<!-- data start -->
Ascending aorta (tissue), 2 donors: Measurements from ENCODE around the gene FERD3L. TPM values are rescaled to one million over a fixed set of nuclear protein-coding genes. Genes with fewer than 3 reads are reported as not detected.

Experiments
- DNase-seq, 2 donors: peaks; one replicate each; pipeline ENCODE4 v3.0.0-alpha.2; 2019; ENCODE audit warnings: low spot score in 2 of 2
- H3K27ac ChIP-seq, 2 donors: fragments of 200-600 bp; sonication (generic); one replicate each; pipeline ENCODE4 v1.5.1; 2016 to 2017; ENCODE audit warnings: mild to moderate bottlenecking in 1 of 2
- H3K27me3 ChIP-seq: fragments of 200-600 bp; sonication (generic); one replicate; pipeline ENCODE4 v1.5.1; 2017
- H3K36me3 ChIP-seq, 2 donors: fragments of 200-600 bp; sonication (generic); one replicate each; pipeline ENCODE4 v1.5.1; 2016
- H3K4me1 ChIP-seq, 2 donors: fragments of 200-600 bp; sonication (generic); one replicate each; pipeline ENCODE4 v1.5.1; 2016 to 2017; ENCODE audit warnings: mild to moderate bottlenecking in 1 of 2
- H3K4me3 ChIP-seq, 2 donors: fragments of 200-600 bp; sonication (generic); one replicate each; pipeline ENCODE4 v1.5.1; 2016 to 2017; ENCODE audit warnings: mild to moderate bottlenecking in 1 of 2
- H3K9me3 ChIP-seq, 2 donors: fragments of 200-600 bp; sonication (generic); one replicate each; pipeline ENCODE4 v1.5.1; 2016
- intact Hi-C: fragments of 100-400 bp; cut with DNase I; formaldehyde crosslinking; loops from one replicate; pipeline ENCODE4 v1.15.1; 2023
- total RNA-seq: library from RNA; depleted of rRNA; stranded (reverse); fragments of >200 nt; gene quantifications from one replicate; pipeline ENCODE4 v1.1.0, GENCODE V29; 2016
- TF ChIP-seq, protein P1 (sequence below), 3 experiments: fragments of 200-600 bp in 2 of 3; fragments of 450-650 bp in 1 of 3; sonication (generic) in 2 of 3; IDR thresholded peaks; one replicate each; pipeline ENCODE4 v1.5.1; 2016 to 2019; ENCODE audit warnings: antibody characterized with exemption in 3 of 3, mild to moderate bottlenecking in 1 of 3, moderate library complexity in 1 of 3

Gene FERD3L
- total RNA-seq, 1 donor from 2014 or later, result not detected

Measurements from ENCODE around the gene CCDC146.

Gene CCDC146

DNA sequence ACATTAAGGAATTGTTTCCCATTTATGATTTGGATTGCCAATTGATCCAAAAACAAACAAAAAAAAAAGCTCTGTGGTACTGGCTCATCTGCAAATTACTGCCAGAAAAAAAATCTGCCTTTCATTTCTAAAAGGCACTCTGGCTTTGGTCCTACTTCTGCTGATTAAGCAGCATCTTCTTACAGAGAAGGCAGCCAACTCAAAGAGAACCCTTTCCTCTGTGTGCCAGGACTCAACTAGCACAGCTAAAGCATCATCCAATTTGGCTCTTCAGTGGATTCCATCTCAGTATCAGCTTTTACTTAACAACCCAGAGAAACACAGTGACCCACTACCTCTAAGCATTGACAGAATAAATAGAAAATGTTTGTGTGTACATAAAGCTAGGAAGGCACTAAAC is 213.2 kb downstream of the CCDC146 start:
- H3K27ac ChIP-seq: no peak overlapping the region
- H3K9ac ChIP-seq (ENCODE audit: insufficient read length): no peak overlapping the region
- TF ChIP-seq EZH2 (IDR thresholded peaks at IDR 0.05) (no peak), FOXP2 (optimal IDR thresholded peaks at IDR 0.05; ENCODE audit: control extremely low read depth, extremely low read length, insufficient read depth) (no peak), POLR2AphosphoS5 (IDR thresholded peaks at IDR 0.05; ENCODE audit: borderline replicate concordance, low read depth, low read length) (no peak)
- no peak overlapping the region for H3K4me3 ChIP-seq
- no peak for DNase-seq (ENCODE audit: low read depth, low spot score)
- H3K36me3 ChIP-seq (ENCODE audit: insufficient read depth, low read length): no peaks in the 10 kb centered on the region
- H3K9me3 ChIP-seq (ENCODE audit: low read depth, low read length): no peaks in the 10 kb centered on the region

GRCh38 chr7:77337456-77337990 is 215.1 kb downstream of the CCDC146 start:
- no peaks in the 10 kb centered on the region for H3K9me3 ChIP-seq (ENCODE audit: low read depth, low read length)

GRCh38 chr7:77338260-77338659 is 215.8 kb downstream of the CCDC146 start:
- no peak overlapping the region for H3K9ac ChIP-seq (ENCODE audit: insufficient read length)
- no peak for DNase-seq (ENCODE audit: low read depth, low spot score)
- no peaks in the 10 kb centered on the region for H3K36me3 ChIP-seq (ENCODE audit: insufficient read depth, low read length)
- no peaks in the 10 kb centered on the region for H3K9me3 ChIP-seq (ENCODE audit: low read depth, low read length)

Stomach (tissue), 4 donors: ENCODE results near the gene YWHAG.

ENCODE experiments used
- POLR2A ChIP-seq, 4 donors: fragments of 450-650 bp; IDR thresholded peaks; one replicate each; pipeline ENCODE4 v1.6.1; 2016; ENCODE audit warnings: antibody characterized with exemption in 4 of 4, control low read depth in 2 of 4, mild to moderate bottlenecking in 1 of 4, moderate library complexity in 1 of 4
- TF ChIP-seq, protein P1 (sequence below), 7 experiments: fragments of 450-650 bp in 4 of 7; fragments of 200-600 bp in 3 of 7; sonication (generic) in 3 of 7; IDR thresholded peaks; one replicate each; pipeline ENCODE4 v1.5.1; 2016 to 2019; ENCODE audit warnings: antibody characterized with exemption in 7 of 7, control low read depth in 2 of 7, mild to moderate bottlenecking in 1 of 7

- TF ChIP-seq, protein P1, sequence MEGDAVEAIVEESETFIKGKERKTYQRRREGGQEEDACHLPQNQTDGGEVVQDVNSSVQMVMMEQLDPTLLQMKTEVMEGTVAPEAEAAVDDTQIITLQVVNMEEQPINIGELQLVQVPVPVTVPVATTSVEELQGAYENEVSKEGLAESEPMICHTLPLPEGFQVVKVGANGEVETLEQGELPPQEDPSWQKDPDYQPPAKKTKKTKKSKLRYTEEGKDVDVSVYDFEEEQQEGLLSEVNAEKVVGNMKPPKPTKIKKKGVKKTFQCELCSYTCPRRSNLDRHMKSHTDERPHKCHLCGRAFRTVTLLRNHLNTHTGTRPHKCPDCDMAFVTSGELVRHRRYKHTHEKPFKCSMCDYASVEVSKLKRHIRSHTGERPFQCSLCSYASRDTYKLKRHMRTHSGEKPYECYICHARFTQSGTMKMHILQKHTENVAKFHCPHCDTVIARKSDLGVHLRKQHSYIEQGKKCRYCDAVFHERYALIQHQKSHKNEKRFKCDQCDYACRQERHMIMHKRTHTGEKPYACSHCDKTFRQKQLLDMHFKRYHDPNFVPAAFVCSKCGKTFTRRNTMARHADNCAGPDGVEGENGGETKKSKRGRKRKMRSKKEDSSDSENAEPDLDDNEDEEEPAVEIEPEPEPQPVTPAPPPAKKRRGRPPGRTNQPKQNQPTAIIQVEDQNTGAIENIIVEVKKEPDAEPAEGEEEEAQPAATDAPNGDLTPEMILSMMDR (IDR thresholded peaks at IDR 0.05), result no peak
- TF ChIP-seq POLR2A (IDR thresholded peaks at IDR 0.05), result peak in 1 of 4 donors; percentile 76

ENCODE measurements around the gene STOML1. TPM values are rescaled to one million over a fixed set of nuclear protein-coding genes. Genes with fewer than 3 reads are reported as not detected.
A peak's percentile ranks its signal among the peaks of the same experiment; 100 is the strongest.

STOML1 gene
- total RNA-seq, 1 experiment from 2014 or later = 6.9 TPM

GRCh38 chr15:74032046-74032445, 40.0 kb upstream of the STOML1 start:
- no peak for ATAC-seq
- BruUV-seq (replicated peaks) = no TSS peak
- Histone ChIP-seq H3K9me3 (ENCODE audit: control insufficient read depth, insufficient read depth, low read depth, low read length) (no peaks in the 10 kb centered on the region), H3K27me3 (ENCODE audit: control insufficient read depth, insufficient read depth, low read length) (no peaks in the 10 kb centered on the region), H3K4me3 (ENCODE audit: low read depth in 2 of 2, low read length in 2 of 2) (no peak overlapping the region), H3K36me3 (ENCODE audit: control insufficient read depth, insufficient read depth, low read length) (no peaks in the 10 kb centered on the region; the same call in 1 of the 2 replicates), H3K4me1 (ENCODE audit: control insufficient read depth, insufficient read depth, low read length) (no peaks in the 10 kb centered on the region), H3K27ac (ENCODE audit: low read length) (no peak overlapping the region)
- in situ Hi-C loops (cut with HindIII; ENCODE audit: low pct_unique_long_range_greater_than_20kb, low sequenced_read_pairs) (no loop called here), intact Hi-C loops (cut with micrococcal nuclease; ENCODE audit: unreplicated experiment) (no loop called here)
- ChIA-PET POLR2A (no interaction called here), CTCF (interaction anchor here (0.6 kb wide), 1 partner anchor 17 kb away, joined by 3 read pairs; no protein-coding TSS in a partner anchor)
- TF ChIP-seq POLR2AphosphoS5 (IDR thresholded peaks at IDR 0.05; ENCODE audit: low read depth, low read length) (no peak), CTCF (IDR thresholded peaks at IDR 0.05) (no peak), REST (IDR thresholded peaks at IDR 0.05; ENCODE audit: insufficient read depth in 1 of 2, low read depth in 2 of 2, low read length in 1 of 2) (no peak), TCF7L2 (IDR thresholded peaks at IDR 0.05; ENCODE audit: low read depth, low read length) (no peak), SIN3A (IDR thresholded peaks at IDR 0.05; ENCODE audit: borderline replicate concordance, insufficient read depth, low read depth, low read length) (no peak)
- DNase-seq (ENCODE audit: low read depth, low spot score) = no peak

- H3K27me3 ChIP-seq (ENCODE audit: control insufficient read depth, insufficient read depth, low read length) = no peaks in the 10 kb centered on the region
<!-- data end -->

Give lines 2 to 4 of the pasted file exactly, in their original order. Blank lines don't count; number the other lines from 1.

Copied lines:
Experiments
- DNase-seq, 2 donors: peaks; one replicate each; pipeline ENCODE4 v3.0.0-alpha.2; 2019; ENCODE audit warnings: low spot score in 2 of 2
- H3K27ac ChIP-seq, 2 donors: fragments of 200-600 bp; sonication (generic); one replicate each; pipeline ENCODE4 v1.5.1; 2016 to 2017; ENCODE audit warnings: mild to moderate bottlenecking in 1 of 2